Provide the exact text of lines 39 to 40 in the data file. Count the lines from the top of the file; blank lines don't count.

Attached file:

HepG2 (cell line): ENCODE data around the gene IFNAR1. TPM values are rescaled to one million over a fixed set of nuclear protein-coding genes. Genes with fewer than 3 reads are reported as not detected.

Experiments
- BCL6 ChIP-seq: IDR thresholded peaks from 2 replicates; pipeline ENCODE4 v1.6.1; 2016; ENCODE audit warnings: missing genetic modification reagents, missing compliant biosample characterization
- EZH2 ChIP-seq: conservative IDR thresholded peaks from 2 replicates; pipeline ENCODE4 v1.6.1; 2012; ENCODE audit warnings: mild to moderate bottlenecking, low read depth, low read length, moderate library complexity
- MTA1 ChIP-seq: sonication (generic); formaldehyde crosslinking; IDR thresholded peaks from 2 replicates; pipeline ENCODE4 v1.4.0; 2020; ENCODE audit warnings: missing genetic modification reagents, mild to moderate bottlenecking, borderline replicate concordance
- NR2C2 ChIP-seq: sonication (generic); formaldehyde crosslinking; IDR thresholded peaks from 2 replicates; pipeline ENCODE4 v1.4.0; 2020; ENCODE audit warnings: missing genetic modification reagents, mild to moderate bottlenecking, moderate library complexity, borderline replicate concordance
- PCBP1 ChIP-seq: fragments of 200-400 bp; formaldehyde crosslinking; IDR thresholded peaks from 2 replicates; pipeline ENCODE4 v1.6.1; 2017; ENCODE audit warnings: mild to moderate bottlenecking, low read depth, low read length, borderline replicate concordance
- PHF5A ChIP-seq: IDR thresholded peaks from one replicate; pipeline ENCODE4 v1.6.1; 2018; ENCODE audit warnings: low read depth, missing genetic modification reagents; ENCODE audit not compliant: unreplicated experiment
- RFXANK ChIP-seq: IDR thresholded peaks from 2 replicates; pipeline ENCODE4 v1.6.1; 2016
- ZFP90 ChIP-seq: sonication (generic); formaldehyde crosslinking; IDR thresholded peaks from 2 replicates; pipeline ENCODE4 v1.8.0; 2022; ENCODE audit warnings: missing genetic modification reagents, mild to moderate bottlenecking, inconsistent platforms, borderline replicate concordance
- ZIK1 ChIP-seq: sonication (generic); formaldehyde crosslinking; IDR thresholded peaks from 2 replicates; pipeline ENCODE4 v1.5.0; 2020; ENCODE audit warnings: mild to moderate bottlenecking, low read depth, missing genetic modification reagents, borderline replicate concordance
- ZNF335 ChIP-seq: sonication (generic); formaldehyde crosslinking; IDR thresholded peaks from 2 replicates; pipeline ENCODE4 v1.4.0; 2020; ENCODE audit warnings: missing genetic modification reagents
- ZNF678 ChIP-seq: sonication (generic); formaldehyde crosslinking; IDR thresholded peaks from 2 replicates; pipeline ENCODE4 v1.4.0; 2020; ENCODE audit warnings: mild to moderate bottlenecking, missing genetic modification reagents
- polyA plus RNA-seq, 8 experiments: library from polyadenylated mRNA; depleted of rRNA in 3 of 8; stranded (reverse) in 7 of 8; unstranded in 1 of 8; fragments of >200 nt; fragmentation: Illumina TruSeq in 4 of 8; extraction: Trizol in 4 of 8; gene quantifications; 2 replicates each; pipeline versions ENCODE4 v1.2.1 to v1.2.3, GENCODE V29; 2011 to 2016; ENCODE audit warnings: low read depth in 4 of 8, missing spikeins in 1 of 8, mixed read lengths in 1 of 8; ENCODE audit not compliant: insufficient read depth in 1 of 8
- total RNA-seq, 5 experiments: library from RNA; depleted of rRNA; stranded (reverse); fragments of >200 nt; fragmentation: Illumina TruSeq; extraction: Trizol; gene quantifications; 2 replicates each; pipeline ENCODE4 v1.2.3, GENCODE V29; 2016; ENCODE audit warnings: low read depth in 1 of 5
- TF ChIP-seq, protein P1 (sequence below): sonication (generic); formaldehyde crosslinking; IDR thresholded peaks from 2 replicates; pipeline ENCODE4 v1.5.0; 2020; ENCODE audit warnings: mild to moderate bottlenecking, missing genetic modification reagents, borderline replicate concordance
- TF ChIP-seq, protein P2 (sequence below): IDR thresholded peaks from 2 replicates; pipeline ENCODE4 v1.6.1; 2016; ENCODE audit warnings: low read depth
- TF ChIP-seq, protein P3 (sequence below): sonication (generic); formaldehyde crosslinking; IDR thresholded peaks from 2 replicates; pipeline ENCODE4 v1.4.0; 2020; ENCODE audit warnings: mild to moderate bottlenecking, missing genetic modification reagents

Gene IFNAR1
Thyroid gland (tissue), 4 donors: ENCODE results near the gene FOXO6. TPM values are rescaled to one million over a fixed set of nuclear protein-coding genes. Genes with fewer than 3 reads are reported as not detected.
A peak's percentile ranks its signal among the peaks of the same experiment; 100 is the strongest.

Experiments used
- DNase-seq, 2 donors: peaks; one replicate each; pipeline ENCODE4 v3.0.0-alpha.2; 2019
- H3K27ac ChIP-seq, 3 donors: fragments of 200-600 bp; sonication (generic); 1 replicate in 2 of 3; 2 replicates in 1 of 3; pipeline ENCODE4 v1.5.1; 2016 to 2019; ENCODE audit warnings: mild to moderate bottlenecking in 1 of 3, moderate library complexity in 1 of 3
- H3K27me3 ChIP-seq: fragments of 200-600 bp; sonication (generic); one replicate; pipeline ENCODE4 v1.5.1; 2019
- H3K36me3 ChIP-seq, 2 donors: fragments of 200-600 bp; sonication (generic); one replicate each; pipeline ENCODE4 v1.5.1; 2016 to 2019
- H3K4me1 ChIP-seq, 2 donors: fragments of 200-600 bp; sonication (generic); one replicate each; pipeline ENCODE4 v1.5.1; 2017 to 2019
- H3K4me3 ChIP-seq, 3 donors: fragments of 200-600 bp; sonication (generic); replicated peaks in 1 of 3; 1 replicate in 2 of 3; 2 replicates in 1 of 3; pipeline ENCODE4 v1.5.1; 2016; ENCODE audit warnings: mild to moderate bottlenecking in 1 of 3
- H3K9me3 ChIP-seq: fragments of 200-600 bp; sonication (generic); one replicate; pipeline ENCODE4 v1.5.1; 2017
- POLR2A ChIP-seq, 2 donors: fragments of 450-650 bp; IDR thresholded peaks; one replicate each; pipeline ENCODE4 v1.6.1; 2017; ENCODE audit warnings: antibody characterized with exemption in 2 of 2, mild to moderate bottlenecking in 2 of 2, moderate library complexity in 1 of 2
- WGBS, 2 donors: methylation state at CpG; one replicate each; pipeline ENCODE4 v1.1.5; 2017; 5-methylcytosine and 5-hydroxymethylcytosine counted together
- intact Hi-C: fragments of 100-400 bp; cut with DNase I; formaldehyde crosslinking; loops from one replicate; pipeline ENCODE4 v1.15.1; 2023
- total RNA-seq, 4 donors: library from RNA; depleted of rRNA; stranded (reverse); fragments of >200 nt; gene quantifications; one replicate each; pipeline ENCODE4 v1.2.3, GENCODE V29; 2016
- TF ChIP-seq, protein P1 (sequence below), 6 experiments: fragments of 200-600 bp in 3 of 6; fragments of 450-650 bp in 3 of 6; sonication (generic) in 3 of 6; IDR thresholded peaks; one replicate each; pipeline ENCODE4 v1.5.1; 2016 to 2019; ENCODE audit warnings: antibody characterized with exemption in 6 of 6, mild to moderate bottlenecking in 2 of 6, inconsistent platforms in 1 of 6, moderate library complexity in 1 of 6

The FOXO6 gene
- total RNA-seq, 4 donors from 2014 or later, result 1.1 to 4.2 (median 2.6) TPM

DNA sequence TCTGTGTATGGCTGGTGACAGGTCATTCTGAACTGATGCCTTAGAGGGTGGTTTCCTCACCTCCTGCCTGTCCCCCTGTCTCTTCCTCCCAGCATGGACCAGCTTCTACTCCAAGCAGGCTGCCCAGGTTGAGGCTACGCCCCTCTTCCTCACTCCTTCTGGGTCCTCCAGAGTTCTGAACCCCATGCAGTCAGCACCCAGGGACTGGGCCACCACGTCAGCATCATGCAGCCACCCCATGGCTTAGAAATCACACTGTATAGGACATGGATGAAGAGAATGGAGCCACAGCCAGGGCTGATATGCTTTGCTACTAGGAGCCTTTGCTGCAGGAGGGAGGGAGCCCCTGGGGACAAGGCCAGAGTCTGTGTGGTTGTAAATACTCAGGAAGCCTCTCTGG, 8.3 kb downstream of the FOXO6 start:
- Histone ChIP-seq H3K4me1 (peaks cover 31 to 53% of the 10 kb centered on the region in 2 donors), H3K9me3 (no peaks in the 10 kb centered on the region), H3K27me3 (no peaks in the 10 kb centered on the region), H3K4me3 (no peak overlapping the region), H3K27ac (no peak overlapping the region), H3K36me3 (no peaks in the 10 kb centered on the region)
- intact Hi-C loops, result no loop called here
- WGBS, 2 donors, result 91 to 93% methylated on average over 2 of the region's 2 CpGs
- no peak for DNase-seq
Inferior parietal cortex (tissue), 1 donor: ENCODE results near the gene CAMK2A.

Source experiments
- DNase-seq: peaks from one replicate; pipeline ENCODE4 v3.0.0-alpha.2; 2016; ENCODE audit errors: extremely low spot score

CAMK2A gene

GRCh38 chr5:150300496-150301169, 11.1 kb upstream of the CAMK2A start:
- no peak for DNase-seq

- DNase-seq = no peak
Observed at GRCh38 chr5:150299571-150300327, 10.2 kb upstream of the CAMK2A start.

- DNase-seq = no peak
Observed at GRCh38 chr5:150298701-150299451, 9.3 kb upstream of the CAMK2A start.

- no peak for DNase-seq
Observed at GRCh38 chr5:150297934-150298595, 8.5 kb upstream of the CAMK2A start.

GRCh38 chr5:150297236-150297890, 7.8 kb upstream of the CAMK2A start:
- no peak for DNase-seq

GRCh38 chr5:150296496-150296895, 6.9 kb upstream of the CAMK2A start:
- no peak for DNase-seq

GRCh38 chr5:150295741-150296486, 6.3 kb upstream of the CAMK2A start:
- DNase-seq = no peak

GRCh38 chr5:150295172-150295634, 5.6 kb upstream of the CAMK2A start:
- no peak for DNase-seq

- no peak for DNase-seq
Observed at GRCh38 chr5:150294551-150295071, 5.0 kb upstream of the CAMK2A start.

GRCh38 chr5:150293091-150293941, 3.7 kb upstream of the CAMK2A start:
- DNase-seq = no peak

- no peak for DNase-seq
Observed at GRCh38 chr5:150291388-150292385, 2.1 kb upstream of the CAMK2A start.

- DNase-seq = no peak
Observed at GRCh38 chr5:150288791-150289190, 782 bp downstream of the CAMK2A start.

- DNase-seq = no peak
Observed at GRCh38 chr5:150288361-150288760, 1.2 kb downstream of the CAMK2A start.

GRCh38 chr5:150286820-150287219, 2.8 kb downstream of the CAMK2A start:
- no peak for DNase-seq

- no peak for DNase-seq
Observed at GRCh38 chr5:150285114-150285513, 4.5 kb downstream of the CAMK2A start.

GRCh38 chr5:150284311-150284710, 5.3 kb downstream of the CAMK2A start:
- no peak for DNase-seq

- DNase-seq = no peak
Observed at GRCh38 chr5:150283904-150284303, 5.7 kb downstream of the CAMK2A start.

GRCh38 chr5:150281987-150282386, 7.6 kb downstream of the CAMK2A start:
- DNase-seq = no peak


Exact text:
- intact Hi-C loops, result no loop called here
- WGBS, 2 donors, result 91 to 93% methylated on average over 2 of the region's 2 CpGs